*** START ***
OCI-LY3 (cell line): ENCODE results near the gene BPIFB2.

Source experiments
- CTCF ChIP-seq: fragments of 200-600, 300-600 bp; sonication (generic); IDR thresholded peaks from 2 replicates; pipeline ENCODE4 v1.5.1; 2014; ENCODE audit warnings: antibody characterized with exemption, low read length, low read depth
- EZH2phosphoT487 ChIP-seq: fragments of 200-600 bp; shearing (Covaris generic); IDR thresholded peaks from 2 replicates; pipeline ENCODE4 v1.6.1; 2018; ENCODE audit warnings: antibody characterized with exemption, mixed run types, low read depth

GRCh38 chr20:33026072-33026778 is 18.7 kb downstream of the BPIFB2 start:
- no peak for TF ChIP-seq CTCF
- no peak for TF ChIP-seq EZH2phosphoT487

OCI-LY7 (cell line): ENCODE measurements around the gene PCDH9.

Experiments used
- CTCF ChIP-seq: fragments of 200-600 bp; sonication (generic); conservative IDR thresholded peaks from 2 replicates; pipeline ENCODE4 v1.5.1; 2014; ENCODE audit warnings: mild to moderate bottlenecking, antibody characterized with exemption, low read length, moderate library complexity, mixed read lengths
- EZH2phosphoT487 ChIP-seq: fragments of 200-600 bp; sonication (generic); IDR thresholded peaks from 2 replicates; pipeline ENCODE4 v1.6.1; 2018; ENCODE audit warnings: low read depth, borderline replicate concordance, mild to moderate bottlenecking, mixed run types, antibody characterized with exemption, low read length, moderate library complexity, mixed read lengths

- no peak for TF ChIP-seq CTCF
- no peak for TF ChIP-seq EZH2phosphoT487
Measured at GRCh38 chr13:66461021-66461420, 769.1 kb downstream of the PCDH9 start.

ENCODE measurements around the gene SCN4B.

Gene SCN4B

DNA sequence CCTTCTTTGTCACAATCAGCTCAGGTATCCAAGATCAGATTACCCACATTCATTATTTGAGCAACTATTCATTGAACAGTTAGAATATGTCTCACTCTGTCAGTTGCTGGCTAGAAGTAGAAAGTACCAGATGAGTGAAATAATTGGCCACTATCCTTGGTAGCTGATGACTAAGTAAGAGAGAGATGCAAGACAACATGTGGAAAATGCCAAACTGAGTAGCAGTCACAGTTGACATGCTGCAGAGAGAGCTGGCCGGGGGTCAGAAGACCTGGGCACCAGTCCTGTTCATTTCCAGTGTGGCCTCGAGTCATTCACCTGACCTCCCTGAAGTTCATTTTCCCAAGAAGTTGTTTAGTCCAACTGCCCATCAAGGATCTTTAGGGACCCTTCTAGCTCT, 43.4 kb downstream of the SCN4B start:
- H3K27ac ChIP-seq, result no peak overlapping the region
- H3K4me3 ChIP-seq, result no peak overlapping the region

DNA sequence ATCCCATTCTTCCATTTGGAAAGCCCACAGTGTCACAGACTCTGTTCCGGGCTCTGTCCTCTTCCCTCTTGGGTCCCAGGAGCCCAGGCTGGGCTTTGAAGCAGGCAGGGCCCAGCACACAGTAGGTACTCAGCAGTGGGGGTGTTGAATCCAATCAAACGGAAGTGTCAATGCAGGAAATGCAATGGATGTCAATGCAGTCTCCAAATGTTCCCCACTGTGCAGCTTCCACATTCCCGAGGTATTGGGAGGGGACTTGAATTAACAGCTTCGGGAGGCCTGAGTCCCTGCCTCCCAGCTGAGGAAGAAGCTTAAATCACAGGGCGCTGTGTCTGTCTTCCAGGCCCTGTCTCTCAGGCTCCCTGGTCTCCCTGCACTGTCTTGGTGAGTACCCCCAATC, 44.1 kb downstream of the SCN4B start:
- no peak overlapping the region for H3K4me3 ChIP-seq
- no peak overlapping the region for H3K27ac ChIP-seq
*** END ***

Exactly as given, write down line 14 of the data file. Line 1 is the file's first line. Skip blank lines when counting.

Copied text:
Measured at GRCh38 chr13:66461021-66461420, 769.1 kb downstream of the PCDH9 start.